Arse, Meet Elbow

F-35B_-_RIAT_2016_(28339519775)

Confusion continues to reign in the land of CVF.

The MoD seems unable to get its story straight on the conversion to conventional carrier aircraft operations and is increasingly looking like it doesn’t know its arse from its elbow.

A recent Parliamentary answer confirmed the ‘official position’ that basically seems to be that no decisions have yet been made, with the final decision coming out of an 18-month study carried out by Aircraft Carrier Alliance (MoD, Babcock, Thales and BAe) and Naval Design Partnering (NDP) team.

The date that the operational Queen Elizabeth class aircraft carrier enters service with the Royal Navy will depend on which ship will be converted to operate the carrier variant Joint Strike Fighter. This in turn will inform when fast jets will be deployed from the Queen Elizabeth class aircraft carriers. We expect firm decisions to be taken on carrier conversion in late 2012 and it remains our intent to deliver a carrier strike capability from around 2020.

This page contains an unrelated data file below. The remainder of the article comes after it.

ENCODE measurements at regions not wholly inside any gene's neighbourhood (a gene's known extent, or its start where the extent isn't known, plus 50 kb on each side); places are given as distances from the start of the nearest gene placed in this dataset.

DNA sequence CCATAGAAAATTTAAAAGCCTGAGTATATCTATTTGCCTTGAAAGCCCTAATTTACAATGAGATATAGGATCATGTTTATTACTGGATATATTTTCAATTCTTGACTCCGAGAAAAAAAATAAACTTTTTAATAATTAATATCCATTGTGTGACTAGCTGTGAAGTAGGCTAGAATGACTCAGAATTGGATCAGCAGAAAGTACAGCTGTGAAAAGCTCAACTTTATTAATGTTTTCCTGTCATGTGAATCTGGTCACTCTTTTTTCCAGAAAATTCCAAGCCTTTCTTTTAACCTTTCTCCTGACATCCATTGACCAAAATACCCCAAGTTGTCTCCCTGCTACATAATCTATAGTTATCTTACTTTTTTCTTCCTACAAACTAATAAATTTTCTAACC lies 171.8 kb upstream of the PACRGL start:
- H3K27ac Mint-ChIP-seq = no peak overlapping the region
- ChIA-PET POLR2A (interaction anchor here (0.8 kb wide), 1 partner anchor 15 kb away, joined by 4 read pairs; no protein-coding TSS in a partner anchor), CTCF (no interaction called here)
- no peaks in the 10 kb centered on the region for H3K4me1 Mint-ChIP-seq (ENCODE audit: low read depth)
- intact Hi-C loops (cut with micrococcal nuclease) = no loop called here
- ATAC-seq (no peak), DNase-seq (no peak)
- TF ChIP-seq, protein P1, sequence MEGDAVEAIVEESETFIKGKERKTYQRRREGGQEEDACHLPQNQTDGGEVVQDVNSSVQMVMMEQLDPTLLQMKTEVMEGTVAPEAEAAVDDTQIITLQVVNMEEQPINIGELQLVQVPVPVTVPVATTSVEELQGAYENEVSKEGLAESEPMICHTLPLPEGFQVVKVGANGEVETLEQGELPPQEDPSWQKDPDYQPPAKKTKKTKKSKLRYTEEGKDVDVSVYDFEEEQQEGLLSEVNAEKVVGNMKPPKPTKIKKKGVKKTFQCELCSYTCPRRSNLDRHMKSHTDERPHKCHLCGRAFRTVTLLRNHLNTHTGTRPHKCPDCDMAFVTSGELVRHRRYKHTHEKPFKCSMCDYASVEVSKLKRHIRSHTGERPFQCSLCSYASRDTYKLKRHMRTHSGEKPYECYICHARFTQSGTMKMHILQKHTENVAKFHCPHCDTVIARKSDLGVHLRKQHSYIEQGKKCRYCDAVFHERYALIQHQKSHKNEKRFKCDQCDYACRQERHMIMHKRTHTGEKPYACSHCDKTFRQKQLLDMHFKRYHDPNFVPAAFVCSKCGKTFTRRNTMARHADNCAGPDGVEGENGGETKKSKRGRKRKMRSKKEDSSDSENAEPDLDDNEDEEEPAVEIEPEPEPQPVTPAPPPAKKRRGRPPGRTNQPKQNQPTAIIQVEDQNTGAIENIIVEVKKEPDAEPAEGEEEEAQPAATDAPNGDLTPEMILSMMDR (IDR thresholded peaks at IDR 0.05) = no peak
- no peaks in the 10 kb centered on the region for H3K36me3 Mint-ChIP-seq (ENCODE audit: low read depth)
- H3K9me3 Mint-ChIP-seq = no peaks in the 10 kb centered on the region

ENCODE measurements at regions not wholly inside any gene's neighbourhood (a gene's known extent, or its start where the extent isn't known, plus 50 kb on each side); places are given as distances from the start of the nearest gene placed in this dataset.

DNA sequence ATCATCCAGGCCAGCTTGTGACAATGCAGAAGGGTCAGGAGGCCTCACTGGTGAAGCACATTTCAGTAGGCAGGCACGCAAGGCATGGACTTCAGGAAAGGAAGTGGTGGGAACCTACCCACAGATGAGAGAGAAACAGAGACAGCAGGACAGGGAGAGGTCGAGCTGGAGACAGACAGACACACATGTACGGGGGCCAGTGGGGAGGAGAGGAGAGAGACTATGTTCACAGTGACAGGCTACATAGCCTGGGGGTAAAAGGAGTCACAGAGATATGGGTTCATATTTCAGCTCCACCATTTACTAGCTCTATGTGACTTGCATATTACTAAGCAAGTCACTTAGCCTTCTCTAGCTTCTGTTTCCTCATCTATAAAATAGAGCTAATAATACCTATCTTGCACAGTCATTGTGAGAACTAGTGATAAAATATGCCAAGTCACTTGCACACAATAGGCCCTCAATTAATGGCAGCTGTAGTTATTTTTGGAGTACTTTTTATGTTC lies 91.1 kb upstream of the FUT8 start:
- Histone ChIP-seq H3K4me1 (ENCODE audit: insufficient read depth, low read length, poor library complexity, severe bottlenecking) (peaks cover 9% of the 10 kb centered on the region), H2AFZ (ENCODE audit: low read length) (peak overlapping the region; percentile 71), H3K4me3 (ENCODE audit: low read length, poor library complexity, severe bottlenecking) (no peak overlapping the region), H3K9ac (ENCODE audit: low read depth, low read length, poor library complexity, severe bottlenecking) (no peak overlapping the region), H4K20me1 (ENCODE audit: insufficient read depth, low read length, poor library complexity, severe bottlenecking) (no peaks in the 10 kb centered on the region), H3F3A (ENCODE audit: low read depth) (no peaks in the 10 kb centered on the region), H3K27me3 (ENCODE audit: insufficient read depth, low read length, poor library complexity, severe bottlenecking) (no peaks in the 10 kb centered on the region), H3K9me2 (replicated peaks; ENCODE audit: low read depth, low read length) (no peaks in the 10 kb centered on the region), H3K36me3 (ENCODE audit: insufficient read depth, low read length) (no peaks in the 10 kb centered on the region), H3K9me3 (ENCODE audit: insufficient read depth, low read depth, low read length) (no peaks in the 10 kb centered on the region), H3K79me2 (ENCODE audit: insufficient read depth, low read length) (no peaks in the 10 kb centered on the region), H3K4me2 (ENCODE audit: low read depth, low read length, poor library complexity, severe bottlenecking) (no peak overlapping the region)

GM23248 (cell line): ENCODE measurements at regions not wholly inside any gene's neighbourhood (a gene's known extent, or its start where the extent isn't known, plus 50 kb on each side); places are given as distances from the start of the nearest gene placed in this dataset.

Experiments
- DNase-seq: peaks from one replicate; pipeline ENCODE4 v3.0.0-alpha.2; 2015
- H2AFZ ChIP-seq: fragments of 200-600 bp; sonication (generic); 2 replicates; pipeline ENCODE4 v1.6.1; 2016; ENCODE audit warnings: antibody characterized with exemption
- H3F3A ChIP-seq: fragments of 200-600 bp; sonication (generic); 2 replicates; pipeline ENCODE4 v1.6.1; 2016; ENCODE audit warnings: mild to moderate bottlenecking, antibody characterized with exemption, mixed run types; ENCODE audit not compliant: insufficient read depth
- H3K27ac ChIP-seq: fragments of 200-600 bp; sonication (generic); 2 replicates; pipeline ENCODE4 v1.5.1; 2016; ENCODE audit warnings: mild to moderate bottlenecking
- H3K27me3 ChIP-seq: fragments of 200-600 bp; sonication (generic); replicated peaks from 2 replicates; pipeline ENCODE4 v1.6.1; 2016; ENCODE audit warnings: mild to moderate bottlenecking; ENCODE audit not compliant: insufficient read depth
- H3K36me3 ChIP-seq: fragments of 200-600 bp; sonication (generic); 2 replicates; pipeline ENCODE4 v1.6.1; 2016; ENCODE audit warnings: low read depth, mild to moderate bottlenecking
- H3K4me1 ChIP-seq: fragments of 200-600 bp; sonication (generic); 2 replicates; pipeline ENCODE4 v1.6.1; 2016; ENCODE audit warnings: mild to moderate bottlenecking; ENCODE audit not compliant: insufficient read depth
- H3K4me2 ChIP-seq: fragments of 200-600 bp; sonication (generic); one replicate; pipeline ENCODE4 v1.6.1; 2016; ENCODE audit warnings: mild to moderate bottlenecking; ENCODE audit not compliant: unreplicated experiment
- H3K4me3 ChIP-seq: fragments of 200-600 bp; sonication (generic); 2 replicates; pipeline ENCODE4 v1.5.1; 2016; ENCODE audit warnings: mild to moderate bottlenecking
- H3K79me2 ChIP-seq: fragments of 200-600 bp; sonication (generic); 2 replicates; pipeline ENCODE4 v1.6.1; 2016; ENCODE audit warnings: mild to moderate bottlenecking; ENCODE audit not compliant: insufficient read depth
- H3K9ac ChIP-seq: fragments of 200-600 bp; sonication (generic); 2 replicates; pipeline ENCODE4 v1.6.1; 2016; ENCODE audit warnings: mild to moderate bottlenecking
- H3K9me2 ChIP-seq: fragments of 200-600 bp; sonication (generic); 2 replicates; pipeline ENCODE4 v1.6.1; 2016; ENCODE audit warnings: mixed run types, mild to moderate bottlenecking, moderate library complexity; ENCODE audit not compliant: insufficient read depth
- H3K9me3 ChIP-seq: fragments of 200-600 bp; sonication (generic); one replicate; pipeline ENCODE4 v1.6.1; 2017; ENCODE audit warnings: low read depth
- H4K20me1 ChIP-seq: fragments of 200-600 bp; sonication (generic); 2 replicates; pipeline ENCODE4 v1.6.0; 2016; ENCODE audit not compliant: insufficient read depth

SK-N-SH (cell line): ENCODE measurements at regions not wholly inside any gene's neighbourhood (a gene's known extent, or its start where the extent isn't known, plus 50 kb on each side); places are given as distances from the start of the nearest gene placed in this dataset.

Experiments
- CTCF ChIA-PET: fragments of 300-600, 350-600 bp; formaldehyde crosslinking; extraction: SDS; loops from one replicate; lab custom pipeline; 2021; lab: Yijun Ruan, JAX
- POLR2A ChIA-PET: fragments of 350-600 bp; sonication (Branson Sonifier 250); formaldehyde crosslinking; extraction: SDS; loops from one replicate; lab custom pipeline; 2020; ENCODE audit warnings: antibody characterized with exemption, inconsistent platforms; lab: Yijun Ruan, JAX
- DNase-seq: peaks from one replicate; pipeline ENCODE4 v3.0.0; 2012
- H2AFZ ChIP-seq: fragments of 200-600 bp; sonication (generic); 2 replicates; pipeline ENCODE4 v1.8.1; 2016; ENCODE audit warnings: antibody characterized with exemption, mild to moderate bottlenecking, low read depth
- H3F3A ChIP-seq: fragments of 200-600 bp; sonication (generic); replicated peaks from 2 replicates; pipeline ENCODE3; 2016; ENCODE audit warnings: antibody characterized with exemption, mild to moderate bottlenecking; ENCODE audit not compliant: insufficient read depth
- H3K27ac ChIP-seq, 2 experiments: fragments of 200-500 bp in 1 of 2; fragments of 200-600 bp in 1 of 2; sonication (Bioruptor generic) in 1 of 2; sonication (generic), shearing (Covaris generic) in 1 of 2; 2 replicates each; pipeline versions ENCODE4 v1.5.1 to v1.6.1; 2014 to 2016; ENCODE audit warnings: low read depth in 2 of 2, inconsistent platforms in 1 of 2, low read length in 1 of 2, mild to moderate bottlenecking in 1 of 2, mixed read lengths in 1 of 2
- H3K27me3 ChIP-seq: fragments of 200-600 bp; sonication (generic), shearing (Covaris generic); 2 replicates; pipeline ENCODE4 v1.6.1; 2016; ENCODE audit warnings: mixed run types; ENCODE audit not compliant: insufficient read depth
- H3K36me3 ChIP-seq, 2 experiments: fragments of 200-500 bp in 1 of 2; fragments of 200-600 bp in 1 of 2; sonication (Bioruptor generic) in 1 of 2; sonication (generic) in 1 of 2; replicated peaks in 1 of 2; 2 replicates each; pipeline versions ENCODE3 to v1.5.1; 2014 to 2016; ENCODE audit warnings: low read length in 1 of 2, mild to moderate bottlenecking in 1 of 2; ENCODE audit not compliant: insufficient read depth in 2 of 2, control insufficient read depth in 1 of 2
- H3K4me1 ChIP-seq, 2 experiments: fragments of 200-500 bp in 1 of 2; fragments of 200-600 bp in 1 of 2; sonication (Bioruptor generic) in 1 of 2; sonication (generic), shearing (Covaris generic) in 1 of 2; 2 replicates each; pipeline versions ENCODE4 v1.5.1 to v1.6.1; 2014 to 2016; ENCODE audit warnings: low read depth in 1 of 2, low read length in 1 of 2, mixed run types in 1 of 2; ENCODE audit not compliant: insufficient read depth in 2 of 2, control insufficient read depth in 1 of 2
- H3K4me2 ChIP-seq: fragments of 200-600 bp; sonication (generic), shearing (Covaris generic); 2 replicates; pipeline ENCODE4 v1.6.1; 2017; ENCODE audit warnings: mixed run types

The generally accepted position is that QE will be commissioned as the worlds largest helicopter carrier and PoW will get the modifications to support the F35C, although it must be noted main gate for the Joint Combat Aircraft has yet to be finalised so the selection of F35C is not certain, even if it remains the preferred option. When PoW enters service, QE will be placed into extended readiness or sold, again, no decisions have been finalised.

The Carrier Alliance have been provided with funding to get the study to October, after which additional contracts will be let.

This initial funding is for £5 million

Then up pops Gerald Howarth in an interview with the Portsmouth News

The SDSR concluded we needed one carrier but clearly that has its own limitations in availability and clearly the 2015 defence review gives us an opportunity to look again in the prevailing economic conditions and see where we go from there. Clearly, all of us would like two aircraft carriers because that gives us the continuous at-sea capability.We’ve had to take some pretty tough decisions but we’re hoping to be in a position to recover that one in 2015

We endlessly debate the dog’s breakfast that is the CVF programme but there seems to be a pair of immutable laws

  1. We really haven’t got a clue what we are going to do, how much it is going to cost or what will be involved in the switch
  2. Costs only ever rise
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